Why it matters
The BenevolentAI ALS Programme
ALS, also known as motor neurone disease or Lou Gehrig's disease, is a devastating condition which causes the death of neurons controlling voluntary muscles, leading to difficulty speaking, swallowing, and eventually breathing. There is no cure, and current treatments only average a three month extension of life. BenevolentAI set up a dedicated team to explore new approaches.
By approaching a poorly understood and enormously complicated disease, we knew any progress our platform could make in finding an effective treatment would become powerful proof of the potential for machine learning in drug discovery, and also of our potential to change patients’ lives.
New target validation
BenevolentAI's platform produced a ranked list of potential ALS treatments, together with biological evidence. Our team, with no previous specific expertise in ALS, were able to rapidly triage these predictions using strategies focused on pathways implicated in multiple ALS processes. The five most promising compounds were taken to the Sheffield Institute for Translational Neuroscience (SITraN), a world authority on ALS. An ALS candidate emerged from a breast cancer drug, which showed delay of symptom onset when tested in the gold standard disease model.
This was a strong proof of concept that suggested multiple routes forward; optimisation of the hit compound is underway, and our machine learning and data-led approach to target identification was developed further and reapplied to ALS. The ALS programme led directly to improved workflows and algorithms that can be applied to any disease — this is at the core of what we strive to do with our platform. This year we re-applied these evolved approaches within the ALS programme to identify further routes forward.
ALS is a hugely challenging disease, heterogeneous across cell-types, genetics and patients. Drug development requires a patient-derived phenotypic assay to validate biological hypotheses and BenevolentAI is collaborating with SITraN, one of the world leading centres for research into ALS, using the gold standard disease models as part of our programme.
Fast lead optimisation
Our platform also supports the ALS programme through lead optimisation to identify a clinical candidate. EvoChem is a tool that generates de novo compound ideas based on complex multiparameter optimisations specified by our medicinal chemists, enriching the ‘chemical palette’ available to them during the process. This and other proprietary molecular design tools reduce the number of compounds synthesised and reduce the number of experimental cycles required per programme. Usually, designing a viable drug candidate takes 4-8 years. We achieved this in 14 months on a number of BenevolentAI programmes. For ALS, we want to identify a clinical candidate in under a year.
This AI-augmented molecular design platform is already helping to design active compounds utilising multiple algorithms. We are generating results with greater and more diverse polypharmacology than our first ALS candidate, and our most recent workflows for hypothesis generation have resulted in our current lead, BEN-2349. This compound has improved CNS exposure and is around 10x more potent than previous compounds, with a profound rescue effect in ALS patient cells.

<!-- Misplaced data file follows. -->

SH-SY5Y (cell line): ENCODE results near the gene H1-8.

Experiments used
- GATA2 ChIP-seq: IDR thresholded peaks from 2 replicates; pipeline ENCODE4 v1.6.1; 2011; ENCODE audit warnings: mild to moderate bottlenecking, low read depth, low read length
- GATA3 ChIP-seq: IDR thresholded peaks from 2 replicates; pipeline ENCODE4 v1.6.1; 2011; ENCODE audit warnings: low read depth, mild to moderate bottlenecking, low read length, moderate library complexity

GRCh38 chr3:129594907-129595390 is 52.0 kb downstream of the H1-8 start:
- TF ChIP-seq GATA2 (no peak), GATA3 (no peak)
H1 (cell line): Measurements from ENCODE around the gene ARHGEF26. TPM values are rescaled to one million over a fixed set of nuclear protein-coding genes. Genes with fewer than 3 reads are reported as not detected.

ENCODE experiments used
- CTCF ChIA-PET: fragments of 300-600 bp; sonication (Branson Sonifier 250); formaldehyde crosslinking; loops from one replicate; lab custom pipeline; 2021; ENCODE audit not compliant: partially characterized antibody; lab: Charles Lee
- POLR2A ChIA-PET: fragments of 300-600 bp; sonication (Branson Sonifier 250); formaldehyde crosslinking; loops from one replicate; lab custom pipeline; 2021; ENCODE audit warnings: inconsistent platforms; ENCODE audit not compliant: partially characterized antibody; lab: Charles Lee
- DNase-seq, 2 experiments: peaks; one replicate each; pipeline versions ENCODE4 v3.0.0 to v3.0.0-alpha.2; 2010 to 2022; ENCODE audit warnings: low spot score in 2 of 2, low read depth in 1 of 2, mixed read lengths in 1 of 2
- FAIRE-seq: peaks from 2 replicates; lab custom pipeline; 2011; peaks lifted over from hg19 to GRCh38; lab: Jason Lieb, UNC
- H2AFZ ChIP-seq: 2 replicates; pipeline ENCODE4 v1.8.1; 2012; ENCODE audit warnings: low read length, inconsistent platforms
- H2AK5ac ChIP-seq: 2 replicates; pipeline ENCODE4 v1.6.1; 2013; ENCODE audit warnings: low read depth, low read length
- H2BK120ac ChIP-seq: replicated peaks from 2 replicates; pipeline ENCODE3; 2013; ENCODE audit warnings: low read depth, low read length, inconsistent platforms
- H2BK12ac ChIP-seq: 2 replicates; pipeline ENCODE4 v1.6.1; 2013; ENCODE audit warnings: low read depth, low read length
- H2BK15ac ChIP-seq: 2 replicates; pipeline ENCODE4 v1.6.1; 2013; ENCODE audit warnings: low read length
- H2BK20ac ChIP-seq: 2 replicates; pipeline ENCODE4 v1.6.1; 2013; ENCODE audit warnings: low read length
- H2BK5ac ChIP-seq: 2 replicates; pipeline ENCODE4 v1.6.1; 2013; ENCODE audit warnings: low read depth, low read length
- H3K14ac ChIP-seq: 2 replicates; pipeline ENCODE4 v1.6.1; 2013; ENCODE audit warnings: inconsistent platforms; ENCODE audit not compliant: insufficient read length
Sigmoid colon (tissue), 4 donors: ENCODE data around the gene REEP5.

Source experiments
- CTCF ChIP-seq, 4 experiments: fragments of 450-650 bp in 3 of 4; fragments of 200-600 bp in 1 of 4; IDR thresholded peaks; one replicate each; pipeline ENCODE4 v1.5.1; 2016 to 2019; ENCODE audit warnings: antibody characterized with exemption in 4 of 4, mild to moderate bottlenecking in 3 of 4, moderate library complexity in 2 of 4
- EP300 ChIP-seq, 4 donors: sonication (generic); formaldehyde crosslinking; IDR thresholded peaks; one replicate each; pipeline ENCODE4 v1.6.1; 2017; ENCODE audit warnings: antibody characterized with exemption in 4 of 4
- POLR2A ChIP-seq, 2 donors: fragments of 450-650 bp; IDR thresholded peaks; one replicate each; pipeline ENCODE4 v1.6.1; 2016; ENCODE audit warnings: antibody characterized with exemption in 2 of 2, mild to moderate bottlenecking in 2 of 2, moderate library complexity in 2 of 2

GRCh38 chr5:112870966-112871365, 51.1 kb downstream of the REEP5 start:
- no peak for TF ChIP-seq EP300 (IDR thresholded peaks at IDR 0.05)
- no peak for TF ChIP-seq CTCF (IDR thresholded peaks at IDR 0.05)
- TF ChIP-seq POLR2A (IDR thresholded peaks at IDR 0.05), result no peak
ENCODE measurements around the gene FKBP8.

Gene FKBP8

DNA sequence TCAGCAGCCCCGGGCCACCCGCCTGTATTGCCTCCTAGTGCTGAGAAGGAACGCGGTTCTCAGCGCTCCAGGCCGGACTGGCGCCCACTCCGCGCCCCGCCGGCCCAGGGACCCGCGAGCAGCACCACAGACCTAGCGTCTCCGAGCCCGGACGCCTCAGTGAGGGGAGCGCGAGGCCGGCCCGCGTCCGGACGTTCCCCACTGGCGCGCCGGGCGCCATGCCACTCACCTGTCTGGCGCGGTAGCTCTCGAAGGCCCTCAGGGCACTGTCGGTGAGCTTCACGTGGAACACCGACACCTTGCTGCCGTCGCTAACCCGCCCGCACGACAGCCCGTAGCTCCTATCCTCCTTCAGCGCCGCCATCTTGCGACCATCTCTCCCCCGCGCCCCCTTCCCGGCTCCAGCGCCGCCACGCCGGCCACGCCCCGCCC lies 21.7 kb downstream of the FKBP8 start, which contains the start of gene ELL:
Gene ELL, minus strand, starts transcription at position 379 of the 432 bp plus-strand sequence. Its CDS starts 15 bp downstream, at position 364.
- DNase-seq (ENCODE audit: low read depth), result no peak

The BenevolentAI platform has identified novel drug targets and novel lead molecules that may be potential treatments for ALS.
smart patient stratification
AI's ability to access and analyse diverse datasets can also bring opportunities in greatly enhanced patient stratification. This will improve clinical trials and avoid wasting patients’ time: good drugs often fail trials because they are being given to the wrong people, a contributing factor in the 50% of drugs still failing in late stage trials.
Benevolent's platform used PRO-ACT (a large, multi-trial ALS database) to contextualise and reason on this data. This enabled us to determine progression endotypes to inform our pre-clinical and future clinical development. We are currently working with the ALS Foundation to explore further collaborations with our Translational Medicine Squad, dedicated to building and reasoning upon deep patient-level and ‘omics datasets.
Radical cross-functional collaboration
Building the right team means harnessing the right mix of broad biology, chemistry, informatics and drug discovery perspectives. Our ALS team is evenly split between wet lab and in silico development. It requires machine learning experts who can tackle the most demanding challenges, working constantly with scientists who develop and embrace new ideas.
Acting as a catalyst for scientists and their research, our platform represents a game-changing way to evolve drug discovery. We believe the best outcomes for patients will come from those who invest in applying machine learning across the full discovery and development process, from target validation to patient stratification. This needs to be complemented by curious, ambitious teams who adopt an innovation mindset and inclusive practices.
Our ALS programme shows how machine learning and advanced technology, a culture built for innovation from the start, and radical collaboration across disciplines can create hugely promising advances towards treatment in this most difficult of diseases.